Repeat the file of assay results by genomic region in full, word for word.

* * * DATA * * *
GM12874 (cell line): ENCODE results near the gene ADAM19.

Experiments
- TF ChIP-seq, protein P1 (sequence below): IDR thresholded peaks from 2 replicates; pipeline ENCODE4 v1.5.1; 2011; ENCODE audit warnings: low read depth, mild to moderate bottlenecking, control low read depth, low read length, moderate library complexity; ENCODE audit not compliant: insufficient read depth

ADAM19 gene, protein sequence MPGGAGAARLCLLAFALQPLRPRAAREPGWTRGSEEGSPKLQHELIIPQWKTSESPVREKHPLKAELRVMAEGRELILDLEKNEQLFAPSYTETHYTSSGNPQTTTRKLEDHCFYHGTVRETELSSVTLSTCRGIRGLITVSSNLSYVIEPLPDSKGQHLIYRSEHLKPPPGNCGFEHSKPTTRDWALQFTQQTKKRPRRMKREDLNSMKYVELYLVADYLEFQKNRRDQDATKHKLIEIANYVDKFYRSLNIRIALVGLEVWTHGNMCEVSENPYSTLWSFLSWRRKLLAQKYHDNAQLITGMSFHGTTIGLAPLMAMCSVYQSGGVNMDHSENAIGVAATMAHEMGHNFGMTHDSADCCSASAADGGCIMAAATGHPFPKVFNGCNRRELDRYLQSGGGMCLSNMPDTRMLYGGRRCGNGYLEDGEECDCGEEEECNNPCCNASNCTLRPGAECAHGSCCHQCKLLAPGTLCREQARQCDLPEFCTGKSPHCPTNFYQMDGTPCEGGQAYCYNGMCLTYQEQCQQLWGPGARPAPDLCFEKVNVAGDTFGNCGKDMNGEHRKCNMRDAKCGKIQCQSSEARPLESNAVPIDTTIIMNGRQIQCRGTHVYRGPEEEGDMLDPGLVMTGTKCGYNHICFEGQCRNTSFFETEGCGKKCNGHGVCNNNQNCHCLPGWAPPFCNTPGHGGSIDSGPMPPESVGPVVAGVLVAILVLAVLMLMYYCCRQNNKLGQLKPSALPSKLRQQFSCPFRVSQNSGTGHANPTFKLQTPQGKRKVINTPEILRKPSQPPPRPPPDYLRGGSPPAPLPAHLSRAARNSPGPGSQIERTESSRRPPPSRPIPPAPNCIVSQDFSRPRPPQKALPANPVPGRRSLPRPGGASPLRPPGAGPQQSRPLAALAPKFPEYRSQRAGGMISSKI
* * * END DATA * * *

GM12874 (cell line): ENCODE results near the gene ADAM19.

Experiments
- TF ChIP-seq, protein P1 (sequence below): IDR thresholded peaks from 2 replicates; pipeline ENCODE4 v1.5.1; 2011; ENCODE audit warnings: low read depth, mild to moderate bottlenecking, control low read depth, low read length, moderate library complexity; ENCODE audit not compliant: insufficient read depth

ADAM19 gene, protein sequence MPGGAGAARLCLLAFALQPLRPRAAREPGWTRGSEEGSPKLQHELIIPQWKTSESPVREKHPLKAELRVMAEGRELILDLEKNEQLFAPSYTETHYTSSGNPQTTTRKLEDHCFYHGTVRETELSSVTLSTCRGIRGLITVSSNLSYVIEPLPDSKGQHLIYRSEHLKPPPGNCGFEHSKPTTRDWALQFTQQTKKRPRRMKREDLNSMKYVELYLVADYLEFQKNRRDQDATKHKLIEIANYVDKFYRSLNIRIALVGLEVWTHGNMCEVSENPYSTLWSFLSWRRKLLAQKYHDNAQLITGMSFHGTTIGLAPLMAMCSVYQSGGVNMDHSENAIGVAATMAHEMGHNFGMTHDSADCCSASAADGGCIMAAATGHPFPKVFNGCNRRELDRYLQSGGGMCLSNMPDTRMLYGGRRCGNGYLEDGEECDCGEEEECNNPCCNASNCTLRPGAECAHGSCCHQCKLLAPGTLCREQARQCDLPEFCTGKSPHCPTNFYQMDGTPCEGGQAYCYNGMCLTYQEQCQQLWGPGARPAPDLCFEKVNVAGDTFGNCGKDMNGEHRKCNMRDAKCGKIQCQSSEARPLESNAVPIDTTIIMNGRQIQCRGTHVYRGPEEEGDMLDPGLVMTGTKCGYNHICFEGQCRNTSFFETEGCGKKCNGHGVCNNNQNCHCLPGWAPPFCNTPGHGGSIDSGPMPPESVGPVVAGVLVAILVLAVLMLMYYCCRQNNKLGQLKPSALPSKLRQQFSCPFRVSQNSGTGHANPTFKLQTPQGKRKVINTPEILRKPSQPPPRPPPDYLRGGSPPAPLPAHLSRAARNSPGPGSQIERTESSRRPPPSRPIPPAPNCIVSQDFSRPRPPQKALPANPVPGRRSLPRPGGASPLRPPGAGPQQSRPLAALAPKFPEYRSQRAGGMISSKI